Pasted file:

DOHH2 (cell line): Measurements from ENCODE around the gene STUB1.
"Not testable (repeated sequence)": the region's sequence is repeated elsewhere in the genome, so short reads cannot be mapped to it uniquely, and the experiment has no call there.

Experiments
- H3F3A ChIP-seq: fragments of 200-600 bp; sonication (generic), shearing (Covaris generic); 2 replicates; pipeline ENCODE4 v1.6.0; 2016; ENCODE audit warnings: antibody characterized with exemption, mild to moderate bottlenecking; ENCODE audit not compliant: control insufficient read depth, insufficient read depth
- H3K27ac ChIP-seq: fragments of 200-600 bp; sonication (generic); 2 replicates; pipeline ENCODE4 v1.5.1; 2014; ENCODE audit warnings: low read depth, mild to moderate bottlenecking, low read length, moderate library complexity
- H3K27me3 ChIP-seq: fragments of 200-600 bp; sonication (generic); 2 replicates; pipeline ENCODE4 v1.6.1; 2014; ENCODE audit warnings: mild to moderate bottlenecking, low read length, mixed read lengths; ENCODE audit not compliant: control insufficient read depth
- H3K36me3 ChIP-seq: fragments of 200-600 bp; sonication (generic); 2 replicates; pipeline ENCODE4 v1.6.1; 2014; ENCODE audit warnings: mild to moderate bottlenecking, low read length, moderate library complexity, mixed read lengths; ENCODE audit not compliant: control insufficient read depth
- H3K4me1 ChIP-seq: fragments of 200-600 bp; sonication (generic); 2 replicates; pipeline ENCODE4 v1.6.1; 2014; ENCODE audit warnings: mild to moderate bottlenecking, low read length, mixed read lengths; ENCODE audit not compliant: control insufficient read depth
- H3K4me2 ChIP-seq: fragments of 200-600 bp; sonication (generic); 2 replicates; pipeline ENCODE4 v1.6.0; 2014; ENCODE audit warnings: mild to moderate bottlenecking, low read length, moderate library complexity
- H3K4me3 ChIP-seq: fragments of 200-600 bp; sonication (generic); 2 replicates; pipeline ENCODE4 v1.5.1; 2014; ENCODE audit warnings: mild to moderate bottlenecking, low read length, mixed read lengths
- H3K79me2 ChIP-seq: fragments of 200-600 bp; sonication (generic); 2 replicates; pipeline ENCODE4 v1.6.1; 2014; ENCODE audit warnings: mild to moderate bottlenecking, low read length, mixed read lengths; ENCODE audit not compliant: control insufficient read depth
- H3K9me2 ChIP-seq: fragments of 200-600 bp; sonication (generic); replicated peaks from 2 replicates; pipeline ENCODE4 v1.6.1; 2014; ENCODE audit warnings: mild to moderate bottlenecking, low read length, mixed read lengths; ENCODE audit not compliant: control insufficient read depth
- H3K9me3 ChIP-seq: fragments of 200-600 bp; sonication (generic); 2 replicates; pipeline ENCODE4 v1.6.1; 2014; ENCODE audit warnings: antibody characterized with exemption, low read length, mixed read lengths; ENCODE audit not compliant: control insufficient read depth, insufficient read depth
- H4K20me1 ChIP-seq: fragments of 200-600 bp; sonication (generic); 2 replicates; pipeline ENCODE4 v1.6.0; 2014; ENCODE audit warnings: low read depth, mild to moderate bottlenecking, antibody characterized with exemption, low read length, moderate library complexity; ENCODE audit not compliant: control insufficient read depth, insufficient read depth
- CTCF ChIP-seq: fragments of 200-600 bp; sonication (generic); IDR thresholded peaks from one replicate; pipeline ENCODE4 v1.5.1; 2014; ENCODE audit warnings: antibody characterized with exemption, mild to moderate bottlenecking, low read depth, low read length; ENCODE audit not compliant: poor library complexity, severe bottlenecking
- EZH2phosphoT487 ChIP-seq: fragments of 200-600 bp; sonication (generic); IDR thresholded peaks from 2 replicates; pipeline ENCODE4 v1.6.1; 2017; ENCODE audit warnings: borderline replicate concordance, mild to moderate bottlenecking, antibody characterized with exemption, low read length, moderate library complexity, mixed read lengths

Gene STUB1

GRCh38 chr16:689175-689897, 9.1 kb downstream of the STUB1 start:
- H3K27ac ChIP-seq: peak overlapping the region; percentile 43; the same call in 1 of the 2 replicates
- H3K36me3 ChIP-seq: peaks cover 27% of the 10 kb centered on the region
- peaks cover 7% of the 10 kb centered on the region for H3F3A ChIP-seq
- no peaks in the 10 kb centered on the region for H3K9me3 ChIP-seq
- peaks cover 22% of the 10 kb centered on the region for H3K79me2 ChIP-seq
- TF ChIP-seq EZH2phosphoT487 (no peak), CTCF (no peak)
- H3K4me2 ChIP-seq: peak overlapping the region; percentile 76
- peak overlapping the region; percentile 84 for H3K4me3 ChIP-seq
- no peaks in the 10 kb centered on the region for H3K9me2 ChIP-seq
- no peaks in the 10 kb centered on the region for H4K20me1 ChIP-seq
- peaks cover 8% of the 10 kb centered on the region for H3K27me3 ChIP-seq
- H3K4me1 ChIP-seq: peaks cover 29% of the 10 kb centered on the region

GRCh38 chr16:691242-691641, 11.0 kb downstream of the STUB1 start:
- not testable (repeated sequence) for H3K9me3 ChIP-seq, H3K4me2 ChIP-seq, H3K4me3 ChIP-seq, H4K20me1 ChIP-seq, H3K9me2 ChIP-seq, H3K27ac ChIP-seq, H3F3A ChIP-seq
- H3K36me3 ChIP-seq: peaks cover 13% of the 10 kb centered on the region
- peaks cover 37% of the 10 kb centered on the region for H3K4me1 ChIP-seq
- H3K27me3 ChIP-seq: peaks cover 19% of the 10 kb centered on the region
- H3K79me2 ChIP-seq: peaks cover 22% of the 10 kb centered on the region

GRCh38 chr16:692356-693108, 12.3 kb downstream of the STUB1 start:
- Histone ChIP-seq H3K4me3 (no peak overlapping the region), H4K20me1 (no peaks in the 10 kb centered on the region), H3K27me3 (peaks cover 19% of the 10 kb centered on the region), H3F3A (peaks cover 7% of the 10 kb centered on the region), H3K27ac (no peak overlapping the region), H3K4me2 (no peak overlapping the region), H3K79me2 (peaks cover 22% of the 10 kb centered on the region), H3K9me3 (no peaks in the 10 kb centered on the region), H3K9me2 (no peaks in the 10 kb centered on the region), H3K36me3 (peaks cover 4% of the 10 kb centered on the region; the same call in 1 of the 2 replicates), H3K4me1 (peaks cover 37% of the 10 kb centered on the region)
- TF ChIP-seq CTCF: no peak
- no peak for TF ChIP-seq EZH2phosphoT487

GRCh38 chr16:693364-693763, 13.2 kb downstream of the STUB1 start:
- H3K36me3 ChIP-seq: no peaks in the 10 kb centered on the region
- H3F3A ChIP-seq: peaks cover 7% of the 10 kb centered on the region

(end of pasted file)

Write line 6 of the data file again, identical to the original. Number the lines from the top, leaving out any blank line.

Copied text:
- H3K27me3 ChIP-seq: fragments of 200-600 bp; sonication (generic); 2 replicates; pipeline ENCODE4 v1.6.1; 2014; ENCODE audit warnings: mild to moderate bottlenecking, low read length, mixed read lengths; ENCODE audit not compliant: control insufficient read depth